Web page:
Too many Al Shabaab attacks too often leave countries worried over likely lapses

Monday September 07 2015

Amisom forces in Janaale. The attack showed a relaxation the vigilance and operational efficiency with which the AU force has conducted past operations that have led to victories against Al Shabaab. AFP PHOTO | AU UN IST | TOBIN JONES

Even as the exact number of casualties suffered in the latest attack by Somali terrorist group Al Shabaab on Ugandan peacekeepers remains unclear, troop-contributing countries are alarmed at the frequency of deadly attacks on the forces of the African Union Mission in Somalia.

On September 1, Al Shabaab attacked a base at Janaale, 90km southwest of Mogadishu manned by Uganda People’s Defence Forces, using a car loaded with explosives. This was the second attack in a month on Ugandan troops, and the third in five weeks on Amisom forces.

READ: Al-Shabaab 'storm Amisom base' in Somalia

The rate at which the attacks are happening and their impact prompted UPDF Chief of Defence Forces Gen Edward Katumba Wamala to fly to the Horn of Africa country to assess if operational lapses contributed to the raid, which upon confirmation of casualty numbers could have the same impact as the one on the Burundian base in late June.

There was another bomb attack on July 31 on an Amisom convoy in an area manned by Ugandan troops, that saw the soldiers comb the Rusiya neighbourhood in Merka city, Lower Shabelle, and kill six civilians at a wedding. Al Shabaab said the attack on the Janaale base was in retaliation for the July 31 incident.

“My visit was prompted by what happened here in Janaale, where our base was attacked by Al Shabaab using a vehicle bomb IED [improvised explosive device] to breach the defence and where we incurred some casualties. Some of our friends lost their lives,” Gen Katumba Wamala said. “I came to assess the situation and get a clear picture of how the whole thing happened and establish whether there were any flaws in terms of response.”


The feared operational flaws explain why Al Shabaab has the motivation to strike with impact, and this has government officials in Kampala speaking at cross-purposes on the magnitude of the loss from this attack.

While presenting a statement to parliament on September 3, State Minister for Defence Jeje Odongo said UPDF lost 10 soldiers, whose bodies were flown into Uganda the same day.

But army spokesman Lt-Col Paddy Ankunda had earlier dismissed as propaganda reports that Al Shabaab had inflicted as many as 50 casualties in the attack. Lt-Col Ankunda gave a figure of 12 dead, 10 of whom would be flown into the country and the remaining two be brought in later.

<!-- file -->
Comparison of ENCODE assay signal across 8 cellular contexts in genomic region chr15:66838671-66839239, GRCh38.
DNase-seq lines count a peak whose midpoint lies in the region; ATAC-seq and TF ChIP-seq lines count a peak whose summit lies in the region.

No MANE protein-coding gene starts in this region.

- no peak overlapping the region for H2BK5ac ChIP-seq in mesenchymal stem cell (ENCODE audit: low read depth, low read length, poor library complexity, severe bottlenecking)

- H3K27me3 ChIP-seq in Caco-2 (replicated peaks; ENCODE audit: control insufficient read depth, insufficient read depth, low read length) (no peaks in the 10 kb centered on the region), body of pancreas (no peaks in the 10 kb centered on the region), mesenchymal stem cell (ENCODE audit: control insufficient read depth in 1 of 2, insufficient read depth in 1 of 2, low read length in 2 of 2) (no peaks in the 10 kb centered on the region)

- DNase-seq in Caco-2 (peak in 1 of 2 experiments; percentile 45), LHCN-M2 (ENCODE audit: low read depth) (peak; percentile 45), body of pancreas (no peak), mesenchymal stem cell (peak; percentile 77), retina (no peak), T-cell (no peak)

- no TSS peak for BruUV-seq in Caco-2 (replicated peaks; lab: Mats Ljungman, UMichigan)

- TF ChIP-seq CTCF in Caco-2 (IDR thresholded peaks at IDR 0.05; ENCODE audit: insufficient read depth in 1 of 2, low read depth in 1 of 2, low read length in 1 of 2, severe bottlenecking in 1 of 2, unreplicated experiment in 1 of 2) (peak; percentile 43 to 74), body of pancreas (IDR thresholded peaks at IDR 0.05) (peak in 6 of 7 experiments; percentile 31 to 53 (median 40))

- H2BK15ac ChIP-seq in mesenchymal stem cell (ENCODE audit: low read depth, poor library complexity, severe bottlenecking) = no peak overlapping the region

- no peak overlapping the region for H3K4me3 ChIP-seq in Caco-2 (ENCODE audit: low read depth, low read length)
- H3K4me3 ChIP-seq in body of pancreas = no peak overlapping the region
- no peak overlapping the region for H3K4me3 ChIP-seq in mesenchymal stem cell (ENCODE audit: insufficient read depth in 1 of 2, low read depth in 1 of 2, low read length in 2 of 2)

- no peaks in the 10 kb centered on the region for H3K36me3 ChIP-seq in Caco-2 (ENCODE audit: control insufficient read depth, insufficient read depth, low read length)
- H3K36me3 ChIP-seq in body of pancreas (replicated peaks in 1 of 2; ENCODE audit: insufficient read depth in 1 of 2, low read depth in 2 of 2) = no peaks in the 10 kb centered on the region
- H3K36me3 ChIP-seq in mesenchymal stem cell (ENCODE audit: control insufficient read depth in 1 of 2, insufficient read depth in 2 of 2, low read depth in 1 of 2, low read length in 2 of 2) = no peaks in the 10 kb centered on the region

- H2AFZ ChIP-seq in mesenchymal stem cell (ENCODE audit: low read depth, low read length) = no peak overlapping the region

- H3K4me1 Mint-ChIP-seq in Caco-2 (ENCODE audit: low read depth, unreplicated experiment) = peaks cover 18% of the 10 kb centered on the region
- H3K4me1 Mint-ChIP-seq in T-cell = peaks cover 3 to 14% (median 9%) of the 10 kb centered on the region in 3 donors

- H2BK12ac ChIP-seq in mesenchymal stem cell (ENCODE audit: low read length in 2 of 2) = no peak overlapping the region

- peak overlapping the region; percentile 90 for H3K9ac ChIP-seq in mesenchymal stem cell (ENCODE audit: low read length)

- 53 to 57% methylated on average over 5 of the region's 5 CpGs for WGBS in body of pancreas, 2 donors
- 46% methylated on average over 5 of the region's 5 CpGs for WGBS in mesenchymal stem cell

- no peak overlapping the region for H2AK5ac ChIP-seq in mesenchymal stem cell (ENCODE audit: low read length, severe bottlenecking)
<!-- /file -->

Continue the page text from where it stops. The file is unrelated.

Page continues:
READ: 12 Ugandan soldiers killed in Somalia: Army

All this runs counter to earlier reports by Western military sources in a brief to diplomats that 50 soldiers were killed and a similar number remained unaccounted for, reinforcing Al Shabaab’s own claims that “scores” of Ugandan troops had been killed in the attack.

A security source however told The EastAfrican that the government had the number of casualties confirmed by independent sources as 19.

But, as different figures are being quoted, the precision of these attacks by Al Shabaab should be a concern for countries that have troops in Amisom, security expert and legislator Simon Mulongo argues.

“Al Shabaab has never been destroyed. It was only defeated in the urban centres, and driven into the countryside where it remains a big threat after changing tack from conventional to guerrilla warfare, operating clandestinely and hence being capable of inflicting harm using asymmetrical tactics,” said Mr Mulongo, who is also a former Director of East African Standby Forces.

Since 2007 when the over 22,000-strong Amisom force was deployed in Somalia, its different contingents have battled Al Shabaab, forcing the terrorist group out of the capital and other strategic towns like Kismayu and Baidoa. But Al Shabaab still has suicide bombers willing to use explosives to fight back, using the element of surprise on sentries at different posts.

“Because there is no frontline, the forces keeping vigil tend to relax; when these force protection systems such as sentries relax in terms of vigilance, the enemy strikes. Where Amisom has reached now, there is a need to review the concept of basic security because over time the enemy studies the peacekeepers; routine and knows when to strike,” Mr Mulongo added.

Indeed, a Western military brief to diplomats says the attack on Janaale showed a relaxation in the vigilance and operational efficiency with which the AU force has conducted past operations that have led to victories against Shabaab.

For some time, the authorities have feared that Al Shabaab has collaborators within the Somali Transitional Federal Government and the national army who furnish the terrorists with ground presence and deployments of airborne capabilities to enable them to plan attacks.

For instance, the Western military brief reveals that at the time of the attack at 5.30am local time, Amisom could not call on air support by UN helicopters due to “low cloud and landing restrictions.”

In addition, US drones, Kenyan and Ethiopian jets “were unavailable at the time of the attack” while Amisom tanks and artillery located in Janaale had been deployed elsewhere.

Reports also indicate that the Hezbollah and Mujahedeen-trained Al Shabaab began the attack by destroying two bridges, cutting the camp off. This can only be because they had informers about the vigilance at the base, and had all the time to plan the attack.

Al Shabaab is a weakened force, but sources say that the terrorist group has technical competence and training in the use of information technology to monitor Amisom bases, troop strength and deployment, enabling them to keep mounting attacks against the peacekeepers.